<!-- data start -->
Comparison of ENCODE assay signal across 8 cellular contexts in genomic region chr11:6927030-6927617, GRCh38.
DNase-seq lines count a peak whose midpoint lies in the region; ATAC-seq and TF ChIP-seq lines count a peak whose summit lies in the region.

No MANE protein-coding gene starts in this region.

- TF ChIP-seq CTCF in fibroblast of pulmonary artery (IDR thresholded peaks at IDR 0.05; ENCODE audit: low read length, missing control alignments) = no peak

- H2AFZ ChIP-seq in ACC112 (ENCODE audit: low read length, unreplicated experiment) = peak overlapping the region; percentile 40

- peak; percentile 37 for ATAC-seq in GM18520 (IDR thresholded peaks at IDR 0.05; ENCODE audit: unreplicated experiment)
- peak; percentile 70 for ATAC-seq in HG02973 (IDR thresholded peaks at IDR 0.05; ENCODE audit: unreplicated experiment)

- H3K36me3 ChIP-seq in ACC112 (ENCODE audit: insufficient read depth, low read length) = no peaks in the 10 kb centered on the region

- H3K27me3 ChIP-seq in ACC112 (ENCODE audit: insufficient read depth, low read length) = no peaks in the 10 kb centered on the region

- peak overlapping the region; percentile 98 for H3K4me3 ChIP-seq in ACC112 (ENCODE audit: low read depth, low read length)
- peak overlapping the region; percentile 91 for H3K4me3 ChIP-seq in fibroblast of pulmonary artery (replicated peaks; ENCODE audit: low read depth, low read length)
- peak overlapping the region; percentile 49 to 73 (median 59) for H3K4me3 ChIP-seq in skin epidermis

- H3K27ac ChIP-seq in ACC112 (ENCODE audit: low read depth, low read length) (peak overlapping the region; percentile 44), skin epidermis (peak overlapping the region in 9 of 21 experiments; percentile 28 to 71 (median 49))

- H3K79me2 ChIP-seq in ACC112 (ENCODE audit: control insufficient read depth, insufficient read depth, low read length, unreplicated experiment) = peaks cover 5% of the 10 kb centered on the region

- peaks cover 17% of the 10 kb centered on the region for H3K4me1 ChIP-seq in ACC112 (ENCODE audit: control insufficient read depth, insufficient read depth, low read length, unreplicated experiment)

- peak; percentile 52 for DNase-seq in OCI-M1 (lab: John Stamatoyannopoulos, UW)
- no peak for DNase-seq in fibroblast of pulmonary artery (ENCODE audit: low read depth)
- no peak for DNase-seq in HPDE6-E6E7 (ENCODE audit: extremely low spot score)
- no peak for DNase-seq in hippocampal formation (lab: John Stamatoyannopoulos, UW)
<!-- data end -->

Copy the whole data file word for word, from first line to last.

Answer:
Comparison of ENCODE assay signal across 8 cellular contexts in genomic region chr11:6927030-6927617, GRCh38.
DNase-seq lines count a peak whose midpoint lies in the region; ATAC-seq and TF ChIP-seq lines count a peak whose summit lies in the region.

No MANE protein-coding gene starts in this region.

- TF ChIP-seq CTCF in fibroblast of pulmonary artery (IDR thresholded peaks at IDR 0.05; ENCODE audit: low read length, missing control alignments) = no peak

- H2AFZ ChIP-seq in ACC112 (ENCODE audit: low read length, unreplicated experiment) = peak overlapping the region; percentile 40

- peak; percentile 37 for ATAC-seq in GM18520 (IDR thresholded peaks at IDR 0.05; ENCODE audit: unreplicated experiment)
- peak; percentile 70 for ATAC-seq in HG02973 (IDR thresholded peaks at IDR 0.05; ENCODE audit: unreplicated experiment)

- H3K36me3 ChIP-seq in ACC112 (ENCODE audit: insufficient read depth, low read length) = no peaks in the 10 kb centered on the region

- H3K27me3 ChIP-seq in ACC112 (ENCODE audit: insufficient read depth, low read length) = no peaks in the 10 kb centered on the region

- peak overlapping the region; percentile 98 for H3K4me3 ChIP-seq in ACC112 (ENCODE audit: low read depth, low read length)
- peak overlapping the region; percentile 91 for H3K4me3 ChIP-seq in fibroblast of pulmonary artery (replicated peaks; ENCODE audit: low read depth, low read length)
- peak overlapping the region; percentile 49 to 73 (median 59) for H3K4me3 ChIP-seq in skin epidermis

- H3K27ac ChIP-seq in ACC112 (ENCODE audit: low read depth, low read length) (peak overlapping the region; percentile 44), skin epidermis (peak overlapping the region in 9 of 21 experiments; percentile 28 to 71 (median 49))

- H3K79me2 ChIP-seq in ACC112 (ENCODE audit: control insufficient read depth, insufficient read depth, low read length, unreplicated experiment) = peaks cover 5% of the 10 kb centered on the region

- peaks cover 17% of the 10 kb centered on the region for H3K4me1 ChIP-seq in ACC112 (ENCODE audit: control insufficient read depth, insufficient read depth, low read length, unreplicated experiment)

- peak; percentile 52 for DNase-seq in OCI-M1 (lab: John Stamatoyannopoulos, UW)
- no peak for DNase-seq in fibroblast of pulmonary artery (ENCODE audit: low read depth)
- no peak for DNase-seq in HPDE6-E6E7 (ENCODE audit: extremely low spot score)
- no peak for DNase-seq in hippocampal formation (lab: John Stamatoyannopoulos, UW)